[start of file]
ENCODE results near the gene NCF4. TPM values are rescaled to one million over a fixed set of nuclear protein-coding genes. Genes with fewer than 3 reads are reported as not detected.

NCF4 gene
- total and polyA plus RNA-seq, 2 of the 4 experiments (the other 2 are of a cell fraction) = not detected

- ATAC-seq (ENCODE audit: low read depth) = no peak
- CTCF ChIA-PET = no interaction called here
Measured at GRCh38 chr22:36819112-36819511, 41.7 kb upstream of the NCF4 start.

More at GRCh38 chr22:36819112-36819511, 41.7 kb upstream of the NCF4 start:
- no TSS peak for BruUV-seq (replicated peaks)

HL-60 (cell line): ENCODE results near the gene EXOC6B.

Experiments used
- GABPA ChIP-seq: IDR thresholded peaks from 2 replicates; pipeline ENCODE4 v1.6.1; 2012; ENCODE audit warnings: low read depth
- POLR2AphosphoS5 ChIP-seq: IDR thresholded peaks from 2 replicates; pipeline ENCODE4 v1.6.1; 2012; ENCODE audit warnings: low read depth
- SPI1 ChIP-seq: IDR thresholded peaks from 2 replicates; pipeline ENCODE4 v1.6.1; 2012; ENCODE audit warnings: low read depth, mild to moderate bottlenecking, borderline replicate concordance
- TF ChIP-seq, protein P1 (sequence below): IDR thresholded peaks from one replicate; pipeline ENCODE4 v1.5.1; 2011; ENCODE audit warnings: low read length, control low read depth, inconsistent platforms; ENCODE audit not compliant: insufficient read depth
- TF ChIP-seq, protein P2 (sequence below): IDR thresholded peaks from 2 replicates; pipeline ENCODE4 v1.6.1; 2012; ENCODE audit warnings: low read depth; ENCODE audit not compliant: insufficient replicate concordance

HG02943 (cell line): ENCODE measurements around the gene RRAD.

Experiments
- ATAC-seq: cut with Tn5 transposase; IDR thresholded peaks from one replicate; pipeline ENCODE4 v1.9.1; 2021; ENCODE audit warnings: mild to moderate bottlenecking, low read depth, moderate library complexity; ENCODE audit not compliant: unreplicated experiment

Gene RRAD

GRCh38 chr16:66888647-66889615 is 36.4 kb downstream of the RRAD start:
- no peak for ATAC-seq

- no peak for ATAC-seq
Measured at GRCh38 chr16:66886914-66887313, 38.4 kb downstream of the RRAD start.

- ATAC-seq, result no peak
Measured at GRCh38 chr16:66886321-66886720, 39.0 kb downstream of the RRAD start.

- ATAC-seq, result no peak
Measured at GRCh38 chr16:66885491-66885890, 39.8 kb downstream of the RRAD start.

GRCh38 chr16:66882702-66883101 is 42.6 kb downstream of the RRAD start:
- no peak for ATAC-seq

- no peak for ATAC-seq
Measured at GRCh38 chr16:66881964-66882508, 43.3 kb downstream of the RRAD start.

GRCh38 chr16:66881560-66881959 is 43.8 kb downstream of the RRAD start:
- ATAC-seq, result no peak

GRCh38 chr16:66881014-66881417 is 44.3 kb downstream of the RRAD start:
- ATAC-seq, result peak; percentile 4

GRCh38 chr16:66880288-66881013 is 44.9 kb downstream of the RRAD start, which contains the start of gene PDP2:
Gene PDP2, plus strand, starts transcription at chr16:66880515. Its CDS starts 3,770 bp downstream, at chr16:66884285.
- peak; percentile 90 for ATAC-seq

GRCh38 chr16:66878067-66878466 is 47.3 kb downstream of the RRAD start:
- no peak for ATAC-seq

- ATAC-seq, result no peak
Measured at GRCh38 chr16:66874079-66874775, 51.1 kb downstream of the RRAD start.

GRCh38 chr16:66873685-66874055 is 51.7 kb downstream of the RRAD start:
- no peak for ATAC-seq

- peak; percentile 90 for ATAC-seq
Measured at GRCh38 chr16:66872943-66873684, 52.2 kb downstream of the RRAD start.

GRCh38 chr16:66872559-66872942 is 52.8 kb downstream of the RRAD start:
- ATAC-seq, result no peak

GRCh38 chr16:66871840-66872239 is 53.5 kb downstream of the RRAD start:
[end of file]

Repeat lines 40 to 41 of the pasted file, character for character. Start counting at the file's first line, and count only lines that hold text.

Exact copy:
- no peak for ATAC-seq

- ATAC-seq, result no peak